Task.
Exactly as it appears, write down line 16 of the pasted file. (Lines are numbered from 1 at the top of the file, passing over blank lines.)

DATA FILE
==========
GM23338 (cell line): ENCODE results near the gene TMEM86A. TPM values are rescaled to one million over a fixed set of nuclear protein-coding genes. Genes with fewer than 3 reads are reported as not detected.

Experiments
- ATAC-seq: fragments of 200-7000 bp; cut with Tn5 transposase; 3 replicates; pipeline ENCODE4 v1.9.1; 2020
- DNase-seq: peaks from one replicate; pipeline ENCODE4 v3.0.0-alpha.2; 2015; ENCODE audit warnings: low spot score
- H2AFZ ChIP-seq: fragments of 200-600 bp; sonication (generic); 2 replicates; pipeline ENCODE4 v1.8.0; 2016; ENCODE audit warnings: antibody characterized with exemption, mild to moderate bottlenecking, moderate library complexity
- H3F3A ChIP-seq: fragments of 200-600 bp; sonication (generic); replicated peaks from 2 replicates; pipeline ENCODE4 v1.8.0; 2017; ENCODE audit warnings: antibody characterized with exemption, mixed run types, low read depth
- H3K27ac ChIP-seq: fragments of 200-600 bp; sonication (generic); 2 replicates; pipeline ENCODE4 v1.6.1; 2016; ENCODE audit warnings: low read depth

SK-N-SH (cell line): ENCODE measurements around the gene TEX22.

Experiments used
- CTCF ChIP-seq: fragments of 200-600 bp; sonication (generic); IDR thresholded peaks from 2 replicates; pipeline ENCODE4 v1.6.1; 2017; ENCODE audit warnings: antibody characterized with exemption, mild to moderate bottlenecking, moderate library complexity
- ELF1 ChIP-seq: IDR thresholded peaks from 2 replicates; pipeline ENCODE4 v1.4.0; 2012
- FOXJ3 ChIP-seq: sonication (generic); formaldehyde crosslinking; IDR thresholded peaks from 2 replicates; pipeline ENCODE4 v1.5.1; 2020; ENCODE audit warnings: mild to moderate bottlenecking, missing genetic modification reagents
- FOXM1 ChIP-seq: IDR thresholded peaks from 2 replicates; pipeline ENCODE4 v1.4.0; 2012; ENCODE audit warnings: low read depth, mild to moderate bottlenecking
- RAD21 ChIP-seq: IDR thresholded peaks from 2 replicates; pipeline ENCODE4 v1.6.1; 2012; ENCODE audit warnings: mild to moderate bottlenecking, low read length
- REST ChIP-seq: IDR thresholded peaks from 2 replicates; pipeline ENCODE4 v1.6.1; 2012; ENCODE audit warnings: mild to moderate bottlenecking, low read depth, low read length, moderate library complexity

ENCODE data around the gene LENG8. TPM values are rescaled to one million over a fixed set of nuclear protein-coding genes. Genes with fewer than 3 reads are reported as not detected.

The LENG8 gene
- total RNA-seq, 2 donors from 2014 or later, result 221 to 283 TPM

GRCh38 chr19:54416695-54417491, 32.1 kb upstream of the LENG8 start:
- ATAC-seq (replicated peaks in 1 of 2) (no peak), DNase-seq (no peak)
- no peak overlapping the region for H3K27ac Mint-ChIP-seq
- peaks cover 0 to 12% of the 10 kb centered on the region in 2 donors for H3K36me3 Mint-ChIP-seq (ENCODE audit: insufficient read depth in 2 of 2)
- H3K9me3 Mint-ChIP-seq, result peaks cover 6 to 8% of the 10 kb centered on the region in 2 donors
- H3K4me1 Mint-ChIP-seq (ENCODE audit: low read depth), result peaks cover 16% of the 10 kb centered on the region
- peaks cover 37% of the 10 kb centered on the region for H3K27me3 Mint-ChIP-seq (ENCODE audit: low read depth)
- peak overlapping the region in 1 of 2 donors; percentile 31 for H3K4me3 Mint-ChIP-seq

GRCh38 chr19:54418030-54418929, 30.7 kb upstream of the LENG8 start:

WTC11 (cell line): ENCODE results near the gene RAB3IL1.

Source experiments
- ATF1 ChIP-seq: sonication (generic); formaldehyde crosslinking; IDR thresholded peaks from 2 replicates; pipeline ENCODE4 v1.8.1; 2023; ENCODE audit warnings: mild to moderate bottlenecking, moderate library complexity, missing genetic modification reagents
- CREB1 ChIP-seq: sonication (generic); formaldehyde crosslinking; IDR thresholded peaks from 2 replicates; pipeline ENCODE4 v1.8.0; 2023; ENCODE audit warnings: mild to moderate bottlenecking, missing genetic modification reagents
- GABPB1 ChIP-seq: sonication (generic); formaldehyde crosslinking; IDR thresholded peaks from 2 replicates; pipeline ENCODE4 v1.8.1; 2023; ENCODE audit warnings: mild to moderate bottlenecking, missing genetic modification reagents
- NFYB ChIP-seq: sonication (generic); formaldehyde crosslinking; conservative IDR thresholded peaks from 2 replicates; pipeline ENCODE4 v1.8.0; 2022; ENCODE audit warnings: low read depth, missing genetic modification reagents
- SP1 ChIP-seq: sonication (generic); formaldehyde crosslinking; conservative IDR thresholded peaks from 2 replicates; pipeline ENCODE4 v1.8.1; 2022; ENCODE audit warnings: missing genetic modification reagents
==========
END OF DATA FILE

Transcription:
ENCODE data around the gene LENG8. TPM values are rescaled to one million over a fixed set of nuclear protein-coding genes. Genes with fewer than 3 reads are reported as not detected.